New Jersey: Jews Have Been Funneling Public Money to Jewish Schools
High Court says illegal practice must stop; Jews have stolen over $10 million; small grant to Princeton Theological Seminary was “cover” for Jewish theft.
A COURT has ruled that New Jersey cannot give $11 million in grants to two religious schools. (ILLUSTRATION: New Jersey Statehouse — Trenton, NJ)
The state appeals court ruled Thursday that the $10.6 million grant to Beth Medrash Govoha yeshiva in Lakewood and $645,323 to the Princeton Theological Seminary are unconstitutional.
The $10.6 million to Beth Medrash Govoha was granted for a library, research center and new academic space in an existing building. Princeton Theological Seminary was granted the money to upgrade library information technology and a training room and to remodel a conference room.
The American Civil Liberties Union and Americans United for Separation of Church and State had challenged the grants, made as part of $1.3 billion in grants in April 2013.
The lawsuit claimed the grants violated the state constitution’s prohibitions against using taxpayer money for places of worship and giving preference to a religion, as well as violate its stipulation that public money be used for public purposes. In addition, the suit stated the grant awarded to the Beth Medrash Govoha, an all-male Talmudic studies center, violates state law against discrimination based on gender.
New Jersey officials argued that the grants were okay because they were meant to pay for buildings and equipment, not worship or ministries.
Thursday’s ruling sets a precedent for New Jersey when it comes to the determining what institutions fall under the qualifications of a “ministry.”
The separation between church and state is occasionally blurred, especially with funding for parochial schools, as New Jersey often provides aid in the form of textbooks and busing for religious institutions.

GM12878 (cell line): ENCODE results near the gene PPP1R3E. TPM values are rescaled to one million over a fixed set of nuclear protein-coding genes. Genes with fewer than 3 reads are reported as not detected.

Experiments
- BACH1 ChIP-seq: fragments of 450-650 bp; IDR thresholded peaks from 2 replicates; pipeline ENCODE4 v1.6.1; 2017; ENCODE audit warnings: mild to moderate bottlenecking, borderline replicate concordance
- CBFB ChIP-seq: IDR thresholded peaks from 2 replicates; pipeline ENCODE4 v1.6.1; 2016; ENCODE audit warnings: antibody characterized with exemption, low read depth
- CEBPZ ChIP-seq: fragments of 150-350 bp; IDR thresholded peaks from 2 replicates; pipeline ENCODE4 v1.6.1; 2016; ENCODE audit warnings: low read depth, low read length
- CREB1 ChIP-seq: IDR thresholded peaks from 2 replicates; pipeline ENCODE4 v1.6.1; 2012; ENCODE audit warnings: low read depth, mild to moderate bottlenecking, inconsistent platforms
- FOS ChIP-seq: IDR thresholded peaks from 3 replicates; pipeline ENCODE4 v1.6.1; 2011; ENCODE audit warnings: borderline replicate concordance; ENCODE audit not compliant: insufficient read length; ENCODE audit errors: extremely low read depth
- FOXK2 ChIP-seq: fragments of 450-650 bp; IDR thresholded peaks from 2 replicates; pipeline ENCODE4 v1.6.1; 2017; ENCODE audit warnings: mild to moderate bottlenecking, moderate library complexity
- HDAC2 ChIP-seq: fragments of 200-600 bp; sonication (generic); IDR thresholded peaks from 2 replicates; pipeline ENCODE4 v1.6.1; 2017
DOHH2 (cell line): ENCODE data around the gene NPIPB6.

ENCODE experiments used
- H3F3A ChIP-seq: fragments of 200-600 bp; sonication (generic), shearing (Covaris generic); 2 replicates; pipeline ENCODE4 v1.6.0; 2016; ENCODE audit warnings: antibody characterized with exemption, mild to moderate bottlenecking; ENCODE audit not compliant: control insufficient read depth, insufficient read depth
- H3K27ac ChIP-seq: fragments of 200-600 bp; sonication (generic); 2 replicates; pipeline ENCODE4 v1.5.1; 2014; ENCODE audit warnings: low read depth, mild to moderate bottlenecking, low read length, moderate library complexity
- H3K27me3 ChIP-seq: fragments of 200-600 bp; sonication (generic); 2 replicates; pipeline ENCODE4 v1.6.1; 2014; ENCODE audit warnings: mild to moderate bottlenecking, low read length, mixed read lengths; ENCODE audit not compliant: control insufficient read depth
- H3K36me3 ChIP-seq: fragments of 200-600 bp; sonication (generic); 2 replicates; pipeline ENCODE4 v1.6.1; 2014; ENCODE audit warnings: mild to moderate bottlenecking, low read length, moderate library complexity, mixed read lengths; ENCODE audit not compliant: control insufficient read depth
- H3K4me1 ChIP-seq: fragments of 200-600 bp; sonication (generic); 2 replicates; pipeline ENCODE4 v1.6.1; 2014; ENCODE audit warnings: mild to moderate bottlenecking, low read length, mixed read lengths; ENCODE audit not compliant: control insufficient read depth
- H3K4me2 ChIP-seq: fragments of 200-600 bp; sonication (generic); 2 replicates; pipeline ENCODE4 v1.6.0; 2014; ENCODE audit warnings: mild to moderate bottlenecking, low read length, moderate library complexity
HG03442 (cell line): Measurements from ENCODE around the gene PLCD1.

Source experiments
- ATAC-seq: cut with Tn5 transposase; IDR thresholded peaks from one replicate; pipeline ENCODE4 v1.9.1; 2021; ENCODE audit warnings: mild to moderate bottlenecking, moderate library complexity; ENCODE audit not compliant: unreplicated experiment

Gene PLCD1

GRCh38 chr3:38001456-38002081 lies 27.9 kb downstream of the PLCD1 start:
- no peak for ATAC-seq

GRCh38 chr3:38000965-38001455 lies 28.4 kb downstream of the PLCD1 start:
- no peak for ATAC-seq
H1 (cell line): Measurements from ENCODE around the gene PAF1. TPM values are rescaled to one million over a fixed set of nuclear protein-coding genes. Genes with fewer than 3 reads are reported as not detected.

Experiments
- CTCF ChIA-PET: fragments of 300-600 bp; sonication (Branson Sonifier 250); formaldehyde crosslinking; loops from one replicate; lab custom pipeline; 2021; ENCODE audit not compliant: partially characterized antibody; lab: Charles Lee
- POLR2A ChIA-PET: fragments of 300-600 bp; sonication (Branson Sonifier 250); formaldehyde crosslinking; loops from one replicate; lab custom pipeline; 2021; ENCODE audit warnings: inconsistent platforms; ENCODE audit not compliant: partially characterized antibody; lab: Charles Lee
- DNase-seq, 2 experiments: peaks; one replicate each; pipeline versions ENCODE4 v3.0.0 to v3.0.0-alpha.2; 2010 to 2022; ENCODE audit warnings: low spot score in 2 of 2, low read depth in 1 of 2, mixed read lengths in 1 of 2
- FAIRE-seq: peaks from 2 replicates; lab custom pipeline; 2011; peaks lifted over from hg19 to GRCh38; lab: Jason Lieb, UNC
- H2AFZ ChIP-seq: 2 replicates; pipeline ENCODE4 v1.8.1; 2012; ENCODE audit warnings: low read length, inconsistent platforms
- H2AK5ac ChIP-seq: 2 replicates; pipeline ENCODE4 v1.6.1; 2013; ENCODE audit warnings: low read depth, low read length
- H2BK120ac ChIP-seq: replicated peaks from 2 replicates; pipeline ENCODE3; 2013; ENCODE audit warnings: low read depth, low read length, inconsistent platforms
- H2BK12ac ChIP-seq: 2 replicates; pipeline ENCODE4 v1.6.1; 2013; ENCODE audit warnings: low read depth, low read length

But this bedrock provision is clear: The state’s constitution forbids subsidizing the building of facilities where religious instruction takes place.
So the ACLU sued to block the Christie Administration from awarding $11 million to a rabbinical school and a ministry in 2013. And while its case was based largely on sex discrimination, an appeals court last week voided both grants because these are sectarian institutions, not liberal arts schools with some religious instruction.
Most of the money was to fund capital projects at Beth Medrash Gohova, the large yeshiva in Lakewood. The fact that the area community can deliver a large bloc of Orthodox votes seemed more than coincidental: The community endorsed Gov. Christie when he ran for reelection in 2013.
This is a good starting point: Tax dollars shouldn’t go to schools that discriminate on religious grounds.
Indeed, the administration asked for this defeat. When a bond referendum raised $1.3 billion for state colleges that year, the Secretary of Higher Education went before the Senate Budget Committee and would not explain allocation criteria. It was information we were not entitled to have, Christie figured.
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